Sunday’s Huge Health Update!

Mental Attitude: Stress Affects Women’s Recovery After a Heart Attack. Researchers analyzed data collected from 2,397 women and 1,175 men and found that women had more difficulty recovering from a heart attack than men, possibly due to the significantly higher levels of mental stress measured among the females in the study. The findings emphasize the need to consider how stress and other psychosocial factors can affect the recovery of patients following heart attack. American Heart Association, February 2015

Health Alert: Mercury Exposure May Be a Risk Factor for Autoimmune Diseases. Exposure to high levels of methylmercury is known to cause damage to the nervous system, and it can be particularly harmful to a developing fetus. Researchers now claim that even at levels considered to be safe, mercury exposure may be a risk factor for autoimmune disorders in women of childbearing age. They found that the higher the levels of mercury detected in women, the higher the levels of autoantibodies, proteins that are a characteristic of autoimmune diseases. Lead researcher Dr. Emily Somers explains, “The presence of autoantibodies doesn’t necessarily mean they will lead to an autoimmune disease. However, we know that autoantibodies are significant predictors of future autoimmune disease, and may predate the symptoms and diagnosis of an autoimmune disease by years.”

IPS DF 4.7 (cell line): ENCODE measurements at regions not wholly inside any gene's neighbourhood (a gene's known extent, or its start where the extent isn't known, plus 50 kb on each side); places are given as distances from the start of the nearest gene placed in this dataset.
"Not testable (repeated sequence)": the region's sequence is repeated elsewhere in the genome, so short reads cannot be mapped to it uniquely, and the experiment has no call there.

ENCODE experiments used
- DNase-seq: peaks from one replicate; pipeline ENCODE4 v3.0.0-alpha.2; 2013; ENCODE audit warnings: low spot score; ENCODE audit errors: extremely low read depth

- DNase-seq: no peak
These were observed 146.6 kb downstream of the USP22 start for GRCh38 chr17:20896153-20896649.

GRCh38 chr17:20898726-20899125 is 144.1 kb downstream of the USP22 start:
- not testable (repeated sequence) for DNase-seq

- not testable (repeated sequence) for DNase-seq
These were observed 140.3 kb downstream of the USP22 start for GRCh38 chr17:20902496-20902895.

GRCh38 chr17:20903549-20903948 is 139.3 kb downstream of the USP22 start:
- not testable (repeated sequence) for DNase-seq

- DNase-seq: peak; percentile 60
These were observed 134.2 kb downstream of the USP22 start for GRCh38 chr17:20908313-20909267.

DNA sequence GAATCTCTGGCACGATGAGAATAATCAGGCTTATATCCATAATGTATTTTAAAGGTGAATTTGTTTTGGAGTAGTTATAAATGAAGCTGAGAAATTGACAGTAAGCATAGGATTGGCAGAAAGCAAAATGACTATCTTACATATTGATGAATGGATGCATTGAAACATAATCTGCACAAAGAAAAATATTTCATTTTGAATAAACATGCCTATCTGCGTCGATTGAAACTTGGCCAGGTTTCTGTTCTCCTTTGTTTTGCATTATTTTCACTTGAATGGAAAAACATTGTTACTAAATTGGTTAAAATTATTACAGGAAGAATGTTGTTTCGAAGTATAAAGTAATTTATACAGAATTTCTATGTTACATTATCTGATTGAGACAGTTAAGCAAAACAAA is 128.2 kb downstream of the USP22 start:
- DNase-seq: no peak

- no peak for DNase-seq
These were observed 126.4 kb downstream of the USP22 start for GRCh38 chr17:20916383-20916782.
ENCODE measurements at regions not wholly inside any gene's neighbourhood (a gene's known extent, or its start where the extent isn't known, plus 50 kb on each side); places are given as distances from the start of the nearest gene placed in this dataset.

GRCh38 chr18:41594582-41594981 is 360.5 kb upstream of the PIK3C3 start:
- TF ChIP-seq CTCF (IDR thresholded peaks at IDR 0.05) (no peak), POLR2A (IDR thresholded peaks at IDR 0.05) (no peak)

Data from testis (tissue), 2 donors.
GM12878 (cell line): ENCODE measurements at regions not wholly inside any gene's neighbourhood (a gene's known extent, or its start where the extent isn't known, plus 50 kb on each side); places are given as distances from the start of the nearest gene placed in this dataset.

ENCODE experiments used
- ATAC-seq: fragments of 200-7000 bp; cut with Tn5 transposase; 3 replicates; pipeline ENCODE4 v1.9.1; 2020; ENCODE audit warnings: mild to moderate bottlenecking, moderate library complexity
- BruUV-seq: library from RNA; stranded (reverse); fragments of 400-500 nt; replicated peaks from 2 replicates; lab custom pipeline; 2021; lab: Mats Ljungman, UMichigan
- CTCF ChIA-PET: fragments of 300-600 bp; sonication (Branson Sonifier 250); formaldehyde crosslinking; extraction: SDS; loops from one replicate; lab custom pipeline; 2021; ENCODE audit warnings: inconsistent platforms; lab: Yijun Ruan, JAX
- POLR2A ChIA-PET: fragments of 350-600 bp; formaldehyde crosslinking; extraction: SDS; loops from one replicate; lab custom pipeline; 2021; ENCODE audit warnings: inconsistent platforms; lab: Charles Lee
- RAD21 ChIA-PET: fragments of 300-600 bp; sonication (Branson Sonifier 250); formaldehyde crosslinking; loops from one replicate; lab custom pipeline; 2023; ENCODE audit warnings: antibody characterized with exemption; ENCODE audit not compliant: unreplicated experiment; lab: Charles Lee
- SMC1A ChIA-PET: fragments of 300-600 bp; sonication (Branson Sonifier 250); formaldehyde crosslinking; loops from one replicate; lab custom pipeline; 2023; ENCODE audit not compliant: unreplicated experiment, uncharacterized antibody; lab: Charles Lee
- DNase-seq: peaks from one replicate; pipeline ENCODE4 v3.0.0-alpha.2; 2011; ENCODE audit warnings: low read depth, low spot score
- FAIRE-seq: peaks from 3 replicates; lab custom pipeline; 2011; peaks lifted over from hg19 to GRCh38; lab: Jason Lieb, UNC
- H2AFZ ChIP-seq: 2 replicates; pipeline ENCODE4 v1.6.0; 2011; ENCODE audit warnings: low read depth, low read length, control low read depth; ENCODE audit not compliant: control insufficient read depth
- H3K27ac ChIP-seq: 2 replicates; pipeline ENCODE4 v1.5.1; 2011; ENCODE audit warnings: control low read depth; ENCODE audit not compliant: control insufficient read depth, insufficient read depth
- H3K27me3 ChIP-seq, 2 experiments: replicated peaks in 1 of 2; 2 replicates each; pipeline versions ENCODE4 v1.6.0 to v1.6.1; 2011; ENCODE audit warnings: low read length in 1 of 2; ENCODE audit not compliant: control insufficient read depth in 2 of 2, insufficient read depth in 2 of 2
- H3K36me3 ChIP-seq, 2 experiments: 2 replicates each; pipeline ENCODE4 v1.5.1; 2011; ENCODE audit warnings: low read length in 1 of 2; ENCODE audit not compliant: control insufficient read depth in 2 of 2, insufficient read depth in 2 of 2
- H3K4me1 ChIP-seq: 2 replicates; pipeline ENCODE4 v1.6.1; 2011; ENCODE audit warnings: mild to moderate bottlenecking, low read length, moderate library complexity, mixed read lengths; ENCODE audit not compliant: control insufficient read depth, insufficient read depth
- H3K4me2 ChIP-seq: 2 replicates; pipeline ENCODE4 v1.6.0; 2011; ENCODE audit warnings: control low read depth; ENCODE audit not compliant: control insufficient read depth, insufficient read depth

Environmental Health Perspectives, February 2015